In 1263, her husband Sir John was required to make penance after a land dispute with Walter Kirkham, Bishop of Durham. Part of this took the very expensive form of founding a College for the poor at the University of Oxford. Sir John's own finances were less substantial than those of his wife, however, and long after his death it fell to Devorguilla to confirm the foundation, with the blessing of the same Bishop as well as the University hierarchy. She established a permanent endowment for the College in 1282, as well as its first formal Statutes. The college still retains the name Balliol College, where the history students' society is called the Devorguilla society and an annual seminar series featuring women in academia is called the Dervorguilla Seminar Series. While a Requiem Mass in Latin was sung at Balliol for the 700th anniversary of her death, it is believed that this was sung as a one-off, rather than having been marked in previous centuries.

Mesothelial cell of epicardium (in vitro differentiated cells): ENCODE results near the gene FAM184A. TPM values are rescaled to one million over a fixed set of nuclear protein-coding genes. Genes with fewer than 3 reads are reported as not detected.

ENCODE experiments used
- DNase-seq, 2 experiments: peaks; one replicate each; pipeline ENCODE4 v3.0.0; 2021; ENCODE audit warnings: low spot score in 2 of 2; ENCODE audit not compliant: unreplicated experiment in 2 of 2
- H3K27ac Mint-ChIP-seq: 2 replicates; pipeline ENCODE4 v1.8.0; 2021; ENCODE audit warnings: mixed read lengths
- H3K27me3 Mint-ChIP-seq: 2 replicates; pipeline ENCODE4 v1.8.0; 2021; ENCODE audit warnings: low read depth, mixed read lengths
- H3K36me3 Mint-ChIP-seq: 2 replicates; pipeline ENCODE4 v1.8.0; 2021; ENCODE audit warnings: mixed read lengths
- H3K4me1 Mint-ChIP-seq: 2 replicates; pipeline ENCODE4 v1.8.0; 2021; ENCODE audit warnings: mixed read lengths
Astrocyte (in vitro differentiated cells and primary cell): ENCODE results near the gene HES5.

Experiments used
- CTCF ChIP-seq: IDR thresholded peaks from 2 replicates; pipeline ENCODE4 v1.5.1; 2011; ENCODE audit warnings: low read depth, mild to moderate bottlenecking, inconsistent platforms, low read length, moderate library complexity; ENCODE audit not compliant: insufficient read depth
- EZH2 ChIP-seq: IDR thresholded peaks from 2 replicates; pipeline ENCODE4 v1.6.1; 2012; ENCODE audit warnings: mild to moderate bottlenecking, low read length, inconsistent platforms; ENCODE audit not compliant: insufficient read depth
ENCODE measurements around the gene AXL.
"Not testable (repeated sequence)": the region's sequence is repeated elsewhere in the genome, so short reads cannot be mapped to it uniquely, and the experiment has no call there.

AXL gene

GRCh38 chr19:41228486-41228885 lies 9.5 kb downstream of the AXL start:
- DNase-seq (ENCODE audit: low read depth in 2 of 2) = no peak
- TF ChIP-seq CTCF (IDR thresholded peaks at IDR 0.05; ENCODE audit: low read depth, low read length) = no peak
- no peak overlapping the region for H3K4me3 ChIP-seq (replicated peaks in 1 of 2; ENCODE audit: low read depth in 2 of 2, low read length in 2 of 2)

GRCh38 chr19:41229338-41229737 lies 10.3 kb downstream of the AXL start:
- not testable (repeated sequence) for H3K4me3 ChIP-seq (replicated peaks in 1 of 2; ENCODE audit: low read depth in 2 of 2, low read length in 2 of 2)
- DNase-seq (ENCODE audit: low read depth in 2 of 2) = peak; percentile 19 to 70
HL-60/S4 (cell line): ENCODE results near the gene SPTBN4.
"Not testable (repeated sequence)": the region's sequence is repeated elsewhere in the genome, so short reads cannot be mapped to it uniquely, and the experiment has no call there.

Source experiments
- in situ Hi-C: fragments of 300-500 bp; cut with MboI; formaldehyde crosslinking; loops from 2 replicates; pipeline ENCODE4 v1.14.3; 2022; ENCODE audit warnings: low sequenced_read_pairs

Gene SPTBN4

Devorguilla founded a Cistercian Abbey 7 miles south of Dumfries in South West Scotland, in April 1273. It still stands as a picturesque ruin of red sandstone.